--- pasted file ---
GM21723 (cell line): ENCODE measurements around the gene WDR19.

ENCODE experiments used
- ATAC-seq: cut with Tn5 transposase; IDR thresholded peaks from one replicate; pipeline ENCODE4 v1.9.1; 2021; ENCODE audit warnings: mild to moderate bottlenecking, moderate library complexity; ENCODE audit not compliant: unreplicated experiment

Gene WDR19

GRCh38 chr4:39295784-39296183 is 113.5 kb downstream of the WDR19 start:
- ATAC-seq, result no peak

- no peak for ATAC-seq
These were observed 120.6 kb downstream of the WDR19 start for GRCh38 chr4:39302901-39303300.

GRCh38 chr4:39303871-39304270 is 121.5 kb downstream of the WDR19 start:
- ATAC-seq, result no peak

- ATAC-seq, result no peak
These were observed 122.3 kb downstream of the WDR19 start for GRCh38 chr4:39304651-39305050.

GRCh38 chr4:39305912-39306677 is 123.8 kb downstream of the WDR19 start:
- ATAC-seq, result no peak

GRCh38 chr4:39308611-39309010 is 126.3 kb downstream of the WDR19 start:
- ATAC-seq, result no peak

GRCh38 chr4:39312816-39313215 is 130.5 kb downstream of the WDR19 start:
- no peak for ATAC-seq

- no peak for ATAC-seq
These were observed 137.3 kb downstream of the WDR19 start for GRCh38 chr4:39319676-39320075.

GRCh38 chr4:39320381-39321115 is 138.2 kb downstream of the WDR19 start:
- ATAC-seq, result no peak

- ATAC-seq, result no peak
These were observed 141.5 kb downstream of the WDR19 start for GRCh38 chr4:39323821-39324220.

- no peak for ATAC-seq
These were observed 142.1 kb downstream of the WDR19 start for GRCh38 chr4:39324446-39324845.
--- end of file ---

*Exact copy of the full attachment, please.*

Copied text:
GM21723 (cell line): ENCODE measurements around the gene WDR19.

ENCODE experiments used
- ATAC-seq: cut with Tn5 transposase; IDR thresholded peaks from one replicate; pipeline ENCODE4 v1.9.1; 2021; ENCODE audit warnings: mild to moderate bottlenecking, moderate library complexity; ENCODE audit not compliant: unreplicated experiment

Gene WDR19

GRCh38 chr4:39295784-39296183 is 113.5 kb downstream of the WDR19 start:
- ATAC-seq, result no peak

- no peak for ATAC-seq
These were observed 120.6 kb downstream of the WDR19 start for GRCh38 chr4:39302901-39303300.

GRCh38 chr4:39303871-39304270 is 121.5 kb downstream of the WDR19 start:
- ATAC-seq, result no peak

- ATAC-seq, result no peak
These were observed 122.3 kb downstream of the WDR19 start for GRCh38 chr4:39304651-39305050.

GRCh38 chr4:39305912-39306677 is 123.8 kb downstream of the WDR19 start:
- ATAC-seq, result no peak

GRCh38 chr4:39308611-39309010 is 126.3 kb downstream of the WDR19 start:
- ATAC-seq, result no peak

GRCh38 chr4:39312816-39313215 is 130.5 kb downstream of the WDR19 start:
- no peak for ATAC-seq

- no peak for ATAC-seq
These were observed 137.3 kb downstream of the WDR19 start for GRCh38 chr4:39319676-39320075.

GRCh38 chr4:39320381-39321115 is 138.2 kb downstream of the WDR19 start:
- ATAC-seq, result no peak

- ATAC-seq, result no peak
These were observed 141.5 kb downstream of the WDR19 start for GRCh38 chr4:39323821-39324220.

- no peak for ATAC-seq
These were observed 142.1 kb downstream of the WDR19 start for GRCh38 chr4:39324446-39324845.